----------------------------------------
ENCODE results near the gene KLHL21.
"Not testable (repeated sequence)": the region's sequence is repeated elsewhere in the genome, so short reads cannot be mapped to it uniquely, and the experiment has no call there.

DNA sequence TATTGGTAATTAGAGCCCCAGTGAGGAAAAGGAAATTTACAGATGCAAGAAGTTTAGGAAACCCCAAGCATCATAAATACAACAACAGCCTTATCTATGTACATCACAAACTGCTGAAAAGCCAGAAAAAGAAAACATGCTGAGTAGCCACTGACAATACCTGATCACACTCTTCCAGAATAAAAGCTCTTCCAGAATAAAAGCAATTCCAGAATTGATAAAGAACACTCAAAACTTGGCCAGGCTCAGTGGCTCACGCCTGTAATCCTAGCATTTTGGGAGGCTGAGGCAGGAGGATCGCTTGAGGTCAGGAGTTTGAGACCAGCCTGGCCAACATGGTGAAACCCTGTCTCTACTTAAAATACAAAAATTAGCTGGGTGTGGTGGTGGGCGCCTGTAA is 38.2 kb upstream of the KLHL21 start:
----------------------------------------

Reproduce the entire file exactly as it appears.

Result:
ENCODE results near the gene KLHL21.
"Not testable (repeated sequence)": the region's sequence is repeated elsewhere in the genome, so short reads cannot be mapped to it uniquely, and the experiment has no call there.

DNA sequence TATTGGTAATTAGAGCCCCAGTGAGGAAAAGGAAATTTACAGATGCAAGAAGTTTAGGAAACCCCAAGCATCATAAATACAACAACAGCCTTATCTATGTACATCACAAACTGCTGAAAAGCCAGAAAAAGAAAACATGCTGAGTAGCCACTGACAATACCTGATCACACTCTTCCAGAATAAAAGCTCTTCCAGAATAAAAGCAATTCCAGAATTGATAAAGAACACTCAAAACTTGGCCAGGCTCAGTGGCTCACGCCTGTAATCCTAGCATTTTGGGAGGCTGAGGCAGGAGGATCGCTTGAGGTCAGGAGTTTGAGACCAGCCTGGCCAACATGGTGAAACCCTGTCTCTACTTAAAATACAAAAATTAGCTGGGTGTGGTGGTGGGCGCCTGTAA is 38.2 kb upstream of the KLHL21 start: